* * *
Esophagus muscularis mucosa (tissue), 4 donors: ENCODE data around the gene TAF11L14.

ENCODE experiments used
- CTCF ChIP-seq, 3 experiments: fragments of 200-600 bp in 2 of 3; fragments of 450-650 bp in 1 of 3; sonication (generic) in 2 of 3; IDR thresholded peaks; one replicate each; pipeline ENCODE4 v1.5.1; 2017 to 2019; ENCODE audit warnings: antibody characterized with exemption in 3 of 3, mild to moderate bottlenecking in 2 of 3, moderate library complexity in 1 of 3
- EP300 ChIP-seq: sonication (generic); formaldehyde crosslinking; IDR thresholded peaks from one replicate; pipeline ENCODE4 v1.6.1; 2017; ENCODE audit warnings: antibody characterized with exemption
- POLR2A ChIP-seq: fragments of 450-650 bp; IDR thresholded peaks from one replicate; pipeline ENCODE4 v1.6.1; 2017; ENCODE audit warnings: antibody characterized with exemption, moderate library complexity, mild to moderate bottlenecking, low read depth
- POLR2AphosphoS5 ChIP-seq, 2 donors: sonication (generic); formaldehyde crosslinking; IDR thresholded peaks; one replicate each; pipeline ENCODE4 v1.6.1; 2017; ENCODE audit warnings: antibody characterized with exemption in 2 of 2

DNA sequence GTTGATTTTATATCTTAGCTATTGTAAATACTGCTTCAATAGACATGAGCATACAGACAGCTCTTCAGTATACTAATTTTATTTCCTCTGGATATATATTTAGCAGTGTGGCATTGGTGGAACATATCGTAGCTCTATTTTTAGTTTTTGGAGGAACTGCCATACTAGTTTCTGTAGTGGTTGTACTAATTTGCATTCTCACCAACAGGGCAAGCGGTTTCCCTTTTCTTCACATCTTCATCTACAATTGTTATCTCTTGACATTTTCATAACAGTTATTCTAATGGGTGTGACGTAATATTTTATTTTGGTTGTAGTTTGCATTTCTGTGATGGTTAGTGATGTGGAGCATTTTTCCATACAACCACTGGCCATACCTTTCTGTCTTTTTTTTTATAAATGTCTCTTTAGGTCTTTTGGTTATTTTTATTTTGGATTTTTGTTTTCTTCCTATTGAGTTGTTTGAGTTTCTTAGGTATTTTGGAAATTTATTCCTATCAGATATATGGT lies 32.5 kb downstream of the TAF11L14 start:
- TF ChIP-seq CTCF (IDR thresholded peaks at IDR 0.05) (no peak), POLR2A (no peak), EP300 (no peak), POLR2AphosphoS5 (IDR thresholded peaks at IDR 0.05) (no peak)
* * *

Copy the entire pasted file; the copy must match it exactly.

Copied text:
Esophagus muscularis mucosa (tissue), 4 donors: ENCODE data around the gene TAF11L14.

ENCODE experiments used
- CTCF ChIP-seq, 3 experiments: fragments of 200-600 bp in 2 of 3; fragments of 450-650 bp in 1 of 3; sonication (generic) in 2 of 3; IDR thresholded peaks; one replicate each; pipeline ENCODE4 v1.5.1; 2017 to 2019; ENCODE audit warnings: antibody characterized with exemption in 3 of 3, mild to moderate bottlenecking in 2 of 3, moderate library complexity in 1 of 3
- EP300 ChIP-seq: sonication (generic); formaldehyde crosslinking; IDR thresholded peaks from one replicate; pipeline ENCODE4 v1.6.1; 2017; ENCODE audit warnings: antibody characterized with exemption
- POLR2A ChIP-seq: fragments of 450-650 bp; IDR thresholded peaks from one replicate; pipeline ENCODE4 v1.6.1; 2017; ENCODE audit warnings: antibody characterized with exemption, moderate library complexity, mild to moderate bottlenecking, low read depth
- POLR2AphosphoS5 ChIP-seq, 2 donors: sonication (generic); formaldehyde crosslinking; IDR thresholded peaks; one replicate each; pipeline ENCODE4 v1.6.1; 2017; ENCODE audit warnings: antibody characterized with exemption in 2 of 2

DNA sequence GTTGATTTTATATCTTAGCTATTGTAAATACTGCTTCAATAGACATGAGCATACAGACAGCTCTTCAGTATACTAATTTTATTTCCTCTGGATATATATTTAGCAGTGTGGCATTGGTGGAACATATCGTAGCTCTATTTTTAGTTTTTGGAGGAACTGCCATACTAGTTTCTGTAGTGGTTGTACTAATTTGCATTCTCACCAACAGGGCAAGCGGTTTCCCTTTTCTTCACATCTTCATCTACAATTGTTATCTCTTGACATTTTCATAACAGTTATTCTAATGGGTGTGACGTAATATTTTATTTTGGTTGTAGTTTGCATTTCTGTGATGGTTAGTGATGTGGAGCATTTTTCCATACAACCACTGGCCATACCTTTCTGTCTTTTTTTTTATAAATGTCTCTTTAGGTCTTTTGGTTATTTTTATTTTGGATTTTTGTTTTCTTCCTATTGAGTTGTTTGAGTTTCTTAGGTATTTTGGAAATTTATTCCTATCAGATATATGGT lies 32.5 kb downstream of the TAF11L14 start:
- TF ChIP-seq CTCF (IDR thresholded peaks at IDR 0.05) (no peak), POLR2A (no peak), EP300 (no peak), POLR2AphosphoS5 (IDR thresholded peaks at IDR 0.05) (no peak)